In sprawling Congressional District 1, Democratic incumbent Tom O’Halleran was ahead of his Republican rival, Wendy Rogers, according to early results Tuesday.
While there were still thousands of ballots to be counted in the district, O’Halleran, first elected to the House of Representatives in 2016, had 52 percent of the vote to Rogers’ 48 percent.
It was unclear when all of the ballots would be counted in CD1 — which covers 11 counties, including a portion of northern Pima County and SaddleBrooke.
Rogers, a retired Air Force lieutenant colonel, pushed a strong narrative in the last months of the election, attempting to paint O’Halleran — a former police officer who was a Republican when he was in the Legislature — as a liberal.
The district itself is a bit of an outlier — while O’Halleran defeated his Republican rival in 2016 by 7 points, voters in CD1 gave an edge to Donald Trump over Hillary Clinton in the presidential election. There is a slight Democratic registration advantage over Republicans in CD1, 32 percent to 31 percent.
Armed with photographs of herself with Trump, Rogers branded herself early in the election cycle as a Trump candidate. Key to her strategy was to say that O’Halleran was important to the Democrats in their attempt to retake the House in Tuesday’s midterm elections. She said if that happened, liberal Democrats would dismantle the Trump administration’s accomplishments.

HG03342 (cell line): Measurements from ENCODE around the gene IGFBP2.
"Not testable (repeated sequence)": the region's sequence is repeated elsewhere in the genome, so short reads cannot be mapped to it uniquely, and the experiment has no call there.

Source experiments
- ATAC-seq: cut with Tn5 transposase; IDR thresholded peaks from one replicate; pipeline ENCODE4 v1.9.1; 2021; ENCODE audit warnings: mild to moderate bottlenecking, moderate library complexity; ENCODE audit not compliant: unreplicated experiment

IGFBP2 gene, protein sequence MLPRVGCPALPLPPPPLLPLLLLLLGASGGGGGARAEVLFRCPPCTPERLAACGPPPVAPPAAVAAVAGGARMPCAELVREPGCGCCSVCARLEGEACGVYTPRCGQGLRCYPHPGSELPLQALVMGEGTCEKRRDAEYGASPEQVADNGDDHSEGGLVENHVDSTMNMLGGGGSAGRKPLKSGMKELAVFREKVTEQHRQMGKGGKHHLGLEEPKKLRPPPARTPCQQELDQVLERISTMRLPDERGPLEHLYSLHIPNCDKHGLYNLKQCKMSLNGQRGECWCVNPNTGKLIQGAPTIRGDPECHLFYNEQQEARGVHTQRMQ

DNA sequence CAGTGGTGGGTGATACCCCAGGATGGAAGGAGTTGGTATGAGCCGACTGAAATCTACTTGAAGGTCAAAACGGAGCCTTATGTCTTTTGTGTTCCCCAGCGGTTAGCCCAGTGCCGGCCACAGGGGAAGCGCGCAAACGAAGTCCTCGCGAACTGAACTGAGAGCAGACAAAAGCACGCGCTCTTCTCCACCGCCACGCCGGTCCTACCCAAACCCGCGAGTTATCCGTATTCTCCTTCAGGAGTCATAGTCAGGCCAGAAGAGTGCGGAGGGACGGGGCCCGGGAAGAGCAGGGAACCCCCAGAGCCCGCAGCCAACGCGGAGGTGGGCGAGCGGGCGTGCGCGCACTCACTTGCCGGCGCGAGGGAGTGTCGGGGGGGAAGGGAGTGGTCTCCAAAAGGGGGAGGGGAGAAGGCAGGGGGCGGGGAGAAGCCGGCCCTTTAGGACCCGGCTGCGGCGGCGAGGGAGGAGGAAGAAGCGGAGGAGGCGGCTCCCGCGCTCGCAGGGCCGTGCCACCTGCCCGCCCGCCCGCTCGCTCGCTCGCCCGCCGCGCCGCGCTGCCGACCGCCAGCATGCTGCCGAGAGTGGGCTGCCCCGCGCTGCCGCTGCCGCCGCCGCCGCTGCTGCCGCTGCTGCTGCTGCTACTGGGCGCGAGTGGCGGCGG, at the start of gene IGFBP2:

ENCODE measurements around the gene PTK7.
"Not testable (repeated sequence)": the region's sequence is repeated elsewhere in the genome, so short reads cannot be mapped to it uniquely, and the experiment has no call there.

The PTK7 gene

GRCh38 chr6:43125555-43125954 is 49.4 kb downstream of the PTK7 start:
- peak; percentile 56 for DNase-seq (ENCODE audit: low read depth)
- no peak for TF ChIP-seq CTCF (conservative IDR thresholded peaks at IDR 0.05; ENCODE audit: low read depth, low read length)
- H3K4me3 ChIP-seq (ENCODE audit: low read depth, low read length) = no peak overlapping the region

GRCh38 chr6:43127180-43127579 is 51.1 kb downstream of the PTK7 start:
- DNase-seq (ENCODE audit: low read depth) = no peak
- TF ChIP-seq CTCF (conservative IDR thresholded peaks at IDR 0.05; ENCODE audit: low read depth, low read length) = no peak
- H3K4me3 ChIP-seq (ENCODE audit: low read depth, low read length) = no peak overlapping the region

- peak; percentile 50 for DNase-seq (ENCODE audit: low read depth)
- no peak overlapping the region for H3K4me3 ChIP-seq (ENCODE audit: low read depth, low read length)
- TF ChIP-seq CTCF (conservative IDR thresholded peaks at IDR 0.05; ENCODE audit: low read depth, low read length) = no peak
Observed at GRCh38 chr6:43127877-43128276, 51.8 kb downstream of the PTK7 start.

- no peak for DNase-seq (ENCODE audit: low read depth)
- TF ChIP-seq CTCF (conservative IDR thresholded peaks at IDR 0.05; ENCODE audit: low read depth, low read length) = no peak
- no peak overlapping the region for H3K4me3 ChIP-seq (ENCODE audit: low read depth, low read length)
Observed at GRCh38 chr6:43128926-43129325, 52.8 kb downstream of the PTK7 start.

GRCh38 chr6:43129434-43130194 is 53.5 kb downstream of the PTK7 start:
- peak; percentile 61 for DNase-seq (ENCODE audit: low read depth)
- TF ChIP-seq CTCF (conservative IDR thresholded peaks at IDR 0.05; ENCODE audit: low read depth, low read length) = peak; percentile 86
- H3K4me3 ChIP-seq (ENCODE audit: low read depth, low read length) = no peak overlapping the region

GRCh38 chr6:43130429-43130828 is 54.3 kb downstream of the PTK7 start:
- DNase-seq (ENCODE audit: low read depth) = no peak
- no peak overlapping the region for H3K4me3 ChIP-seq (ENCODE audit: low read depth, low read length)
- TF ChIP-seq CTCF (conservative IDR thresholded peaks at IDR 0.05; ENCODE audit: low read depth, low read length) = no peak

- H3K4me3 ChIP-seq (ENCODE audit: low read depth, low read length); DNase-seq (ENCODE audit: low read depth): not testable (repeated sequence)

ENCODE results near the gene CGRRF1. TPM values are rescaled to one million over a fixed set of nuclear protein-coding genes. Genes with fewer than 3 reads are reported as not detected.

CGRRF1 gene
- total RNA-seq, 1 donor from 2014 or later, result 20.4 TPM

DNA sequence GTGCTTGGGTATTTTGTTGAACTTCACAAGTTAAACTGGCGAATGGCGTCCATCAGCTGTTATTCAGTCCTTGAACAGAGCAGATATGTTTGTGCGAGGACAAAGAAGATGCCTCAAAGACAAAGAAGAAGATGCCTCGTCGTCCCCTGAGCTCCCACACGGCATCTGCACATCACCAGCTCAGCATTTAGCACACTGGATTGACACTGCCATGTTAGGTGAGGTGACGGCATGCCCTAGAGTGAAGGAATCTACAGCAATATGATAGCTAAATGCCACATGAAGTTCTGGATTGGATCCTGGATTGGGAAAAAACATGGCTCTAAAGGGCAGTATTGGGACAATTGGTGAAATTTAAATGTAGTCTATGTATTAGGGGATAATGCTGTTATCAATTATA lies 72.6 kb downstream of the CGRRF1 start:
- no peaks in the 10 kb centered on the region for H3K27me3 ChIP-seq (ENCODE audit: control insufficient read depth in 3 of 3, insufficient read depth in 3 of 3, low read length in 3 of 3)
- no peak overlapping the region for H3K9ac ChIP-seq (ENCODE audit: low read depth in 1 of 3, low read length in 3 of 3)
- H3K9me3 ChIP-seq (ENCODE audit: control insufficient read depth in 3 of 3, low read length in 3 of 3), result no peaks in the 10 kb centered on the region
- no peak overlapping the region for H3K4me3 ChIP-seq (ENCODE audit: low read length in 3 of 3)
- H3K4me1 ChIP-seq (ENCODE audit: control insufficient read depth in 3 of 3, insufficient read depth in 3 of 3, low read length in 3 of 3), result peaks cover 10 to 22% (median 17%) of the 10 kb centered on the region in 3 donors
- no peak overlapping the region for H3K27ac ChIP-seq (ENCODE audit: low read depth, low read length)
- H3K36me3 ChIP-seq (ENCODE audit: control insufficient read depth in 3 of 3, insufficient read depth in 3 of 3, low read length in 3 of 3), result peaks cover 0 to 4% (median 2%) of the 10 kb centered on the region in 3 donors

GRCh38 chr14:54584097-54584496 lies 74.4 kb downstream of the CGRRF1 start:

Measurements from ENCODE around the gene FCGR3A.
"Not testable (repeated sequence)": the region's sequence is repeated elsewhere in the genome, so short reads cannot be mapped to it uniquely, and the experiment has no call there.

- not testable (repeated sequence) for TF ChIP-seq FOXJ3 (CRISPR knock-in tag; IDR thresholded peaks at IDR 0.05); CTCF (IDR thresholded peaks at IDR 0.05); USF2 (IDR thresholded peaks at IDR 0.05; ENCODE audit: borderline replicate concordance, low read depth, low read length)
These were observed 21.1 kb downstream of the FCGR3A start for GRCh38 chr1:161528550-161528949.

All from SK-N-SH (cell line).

Polls released by the Rogers campaign — O’Halleran’s team rarely discussed internal polling — suggested in the final weeks that the race was close. O’Halleran also said the race was close, but those statements were often a part of his fundraising pitches.
Those apparently worked, as O’Halleran’s campaign outspent Rogers by a nearly 2-to-1 margin, with the Democratic incumbent spending $1.95 million by mid-October, compared to $1 million by Rogers, records from the Center for Responsive Politics show.
Outside parties also gave heavily to help O’Halleran win, with the Democratic Congressional Campaign Committee spending more than $1 million on negative ads against Rogers. In total, outside groups spent $1.7 million on attack ads against Rogers, and roughly $40,000 on ads critical of O’Halleran.
Both candidates, while they never shared a stage in the form a debate, put the miles on their vehicles during the long campaign.
In her third run for the Congressional seat, Rogers criss-crossed the state to drum up support, telling her supporters that she was flying in a small, private plane to reach some of the most rural areas of the expansive district.
Contact reporter Joe Ferguson at email@example.com or 573-4197. On Twitter: @JoeFerguson